Cystinosis, Baby

One of the most celebrated treasures of motherhood is the scent of newborn babies – soft, downy, honey-scented baby hair and squeezy baby cheeks smelling of fresh baby skin. That fresh-from-heaven, irresistible baby perfume embodies everything new and lovely and good and innocent and melts even the most exhausted mama heart.
Perhaps that is why I couldn’t stop the tears on that first day the sulphuric, burnt smell of cysteamine drifted up from my beautiful, barely six-week-old baby girl’s breath.  It is the smell of cystinosis: of doctor’s appointments and lab work and rounds and rounds of medications.  It is the smell of tears, and anxieties, and the unknown.  It is the smell of sorrow.
And it is the smell of life and hope for my baby girl.
ImageSidebar (sort of): since Madelyn’s birth, my friends and family have endured many of my thoughts about cystinosis.  I am a verbal processor and sometimes get verbal diarrhea.  And cystinosis happens to be on my mind often – every six hours anyway, at the very least.  At any rate, as I begin the slow process of processing (haha) this journey, I hope that the verbal diarrhea can – perhaps – work itself out.
We are a small number, those whose tiny babies are diagnosed with cystinosis.  Usually, the diagnosis is received around the first year of life, when parents are freaking out that their failing-to-thrive baby is possibly dying.  Only those who choose to have (or get surprised by) another pregnancy have the opportunity to diagnose their child so early that the symptoms are avoided and the treatment begun before any kidney damage has taken place.
Cystinosis, a metabolic disease managed (but not cured) by medication administered every 6 hours, broke into our lives in June of 2011.  The second of our three daughters, Aliyah (Ali), stopped thriving before she was 7 months old, but we did not receive a diagnosis until the week before her first birthday in June.  Instantly thrown into a world of hospital visits, new terminology, medications, and constant clock-watching, we squeezed sleep in between 2-hour-long dosing sessions every six hours and barely kept our heads above water.
But we managed to keep swimming, and the routine became easier.  Six-weeks post-diagnosis we took the girls tent-camping with friends, and although meds certainly complicated the matter, we found ourselves delighting in the trip and relieved that we could continue in our life in spite of such enormous changes.  By the end of that first year, those two-hour-long dosing sessions had shrunk to fifteen minutes each, four times a day; Aliyah had grown several pounds; she was walking (when she could not even hold her head up by her 11th month) and talking up a storm.  Gone was our peaceful, docile Ali, replaced with the real Ali – a feisty, dynamic, chattering little fighter.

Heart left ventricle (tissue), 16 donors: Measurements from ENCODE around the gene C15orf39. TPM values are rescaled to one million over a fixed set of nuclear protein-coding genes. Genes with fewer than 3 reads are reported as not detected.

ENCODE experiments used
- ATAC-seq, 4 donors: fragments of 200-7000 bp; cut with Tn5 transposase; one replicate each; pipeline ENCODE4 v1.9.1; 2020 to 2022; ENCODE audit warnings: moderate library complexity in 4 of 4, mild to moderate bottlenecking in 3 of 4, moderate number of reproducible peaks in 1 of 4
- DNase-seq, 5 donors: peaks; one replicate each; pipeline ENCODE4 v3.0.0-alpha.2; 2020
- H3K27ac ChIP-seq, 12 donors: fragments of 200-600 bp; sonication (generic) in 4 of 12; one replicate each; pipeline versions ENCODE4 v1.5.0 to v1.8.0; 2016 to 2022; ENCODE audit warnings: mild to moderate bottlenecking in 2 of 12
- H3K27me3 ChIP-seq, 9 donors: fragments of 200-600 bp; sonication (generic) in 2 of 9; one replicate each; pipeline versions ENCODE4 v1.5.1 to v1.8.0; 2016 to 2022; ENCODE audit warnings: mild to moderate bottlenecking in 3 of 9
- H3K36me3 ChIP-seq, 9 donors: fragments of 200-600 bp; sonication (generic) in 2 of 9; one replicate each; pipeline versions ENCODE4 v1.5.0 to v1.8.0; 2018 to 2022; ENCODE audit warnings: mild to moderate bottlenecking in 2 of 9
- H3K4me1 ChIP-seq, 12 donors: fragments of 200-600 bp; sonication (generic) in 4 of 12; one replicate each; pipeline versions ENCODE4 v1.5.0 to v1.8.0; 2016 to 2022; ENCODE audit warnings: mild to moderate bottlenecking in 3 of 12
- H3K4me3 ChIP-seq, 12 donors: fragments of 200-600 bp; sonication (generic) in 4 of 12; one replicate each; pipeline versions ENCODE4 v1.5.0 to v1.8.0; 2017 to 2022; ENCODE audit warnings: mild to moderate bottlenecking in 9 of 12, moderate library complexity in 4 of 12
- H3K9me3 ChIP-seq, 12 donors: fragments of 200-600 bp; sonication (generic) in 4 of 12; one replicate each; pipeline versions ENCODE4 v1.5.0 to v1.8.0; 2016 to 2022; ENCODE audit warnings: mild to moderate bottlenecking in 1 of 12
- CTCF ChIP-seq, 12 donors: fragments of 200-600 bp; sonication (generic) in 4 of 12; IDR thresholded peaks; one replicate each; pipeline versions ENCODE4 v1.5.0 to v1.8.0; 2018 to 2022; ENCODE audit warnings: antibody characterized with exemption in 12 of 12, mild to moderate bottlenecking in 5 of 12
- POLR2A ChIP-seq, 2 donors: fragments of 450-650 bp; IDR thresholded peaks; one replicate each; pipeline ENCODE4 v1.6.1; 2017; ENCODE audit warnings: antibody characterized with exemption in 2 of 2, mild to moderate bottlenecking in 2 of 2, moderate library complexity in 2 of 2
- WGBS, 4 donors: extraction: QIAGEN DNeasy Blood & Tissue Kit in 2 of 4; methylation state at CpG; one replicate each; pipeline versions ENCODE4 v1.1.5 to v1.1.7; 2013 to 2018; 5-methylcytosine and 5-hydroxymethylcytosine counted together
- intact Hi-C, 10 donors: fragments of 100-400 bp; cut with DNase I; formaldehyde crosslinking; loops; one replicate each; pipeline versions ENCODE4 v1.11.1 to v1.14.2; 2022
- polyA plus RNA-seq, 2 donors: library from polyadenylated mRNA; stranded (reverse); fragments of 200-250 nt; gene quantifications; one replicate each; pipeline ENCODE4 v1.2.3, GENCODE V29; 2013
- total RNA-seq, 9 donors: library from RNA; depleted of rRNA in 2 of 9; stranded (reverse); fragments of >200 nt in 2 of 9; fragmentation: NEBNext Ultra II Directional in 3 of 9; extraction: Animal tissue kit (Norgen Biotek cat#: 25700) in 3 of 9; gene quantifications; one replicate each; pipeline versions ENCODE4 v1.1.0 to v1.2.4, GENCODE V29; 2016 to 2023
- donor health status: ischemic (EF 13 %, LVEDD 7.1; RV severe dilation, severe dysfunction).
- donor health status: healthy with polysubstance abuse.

Pregnancy with our third child was a bittersweet time – full of hope and anxiety.  We prayed that our baby would not have the disease, knowing even so that her freedom from cystinosis could leave Aliyah feeling more alone than ever.  Even as our due date approached, we became more and more aware of the challenges not just of cystinosis but also the challenges unique to belonging to a rare disease community.
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I was also very aware of the concerns and thoughts and, in my mind, judgements of others who were aware of our twenty-five percent chance of having another child with cystinosis – making the carrying of our sweet third child a time riddled with anxiety, self-consciousness, and breathless hope.
When Madelyn was born, we held our breath for six weeks, waiting, hoping, praying.  And then the email came from our nephrologist, whom we love dearly:
Hi there
I am out of the country and so have not been entirely “in the loop” about Madelyn’s investigations.
I understand that Madelyn has had a WBC Cystine level done. The result is 1.39  which is high.
In addition the genetics test that was done for the other concerns is apparently saying that Madelyn has two abnormal cystinosis genes…
I hope that you and Madelyn are OK….This is all rather disconcerting…..
And again, we found ourselves thrown into a new world, and a new experience of cystinosis entirely.  Cystinosis had broken into our lives again.  And although we believed, before Madelyn was born, that we were ready for it, the truth is
You never are.
** I have found this post very difficult to write.  So many thoughts.  So many moments.  So I have to write it in bits, largely to make sure it isn’t too personal but also to make sure I can speak the truth of our lives in this new reality.  For me.  And for my daughters.  So it is to be continued… **

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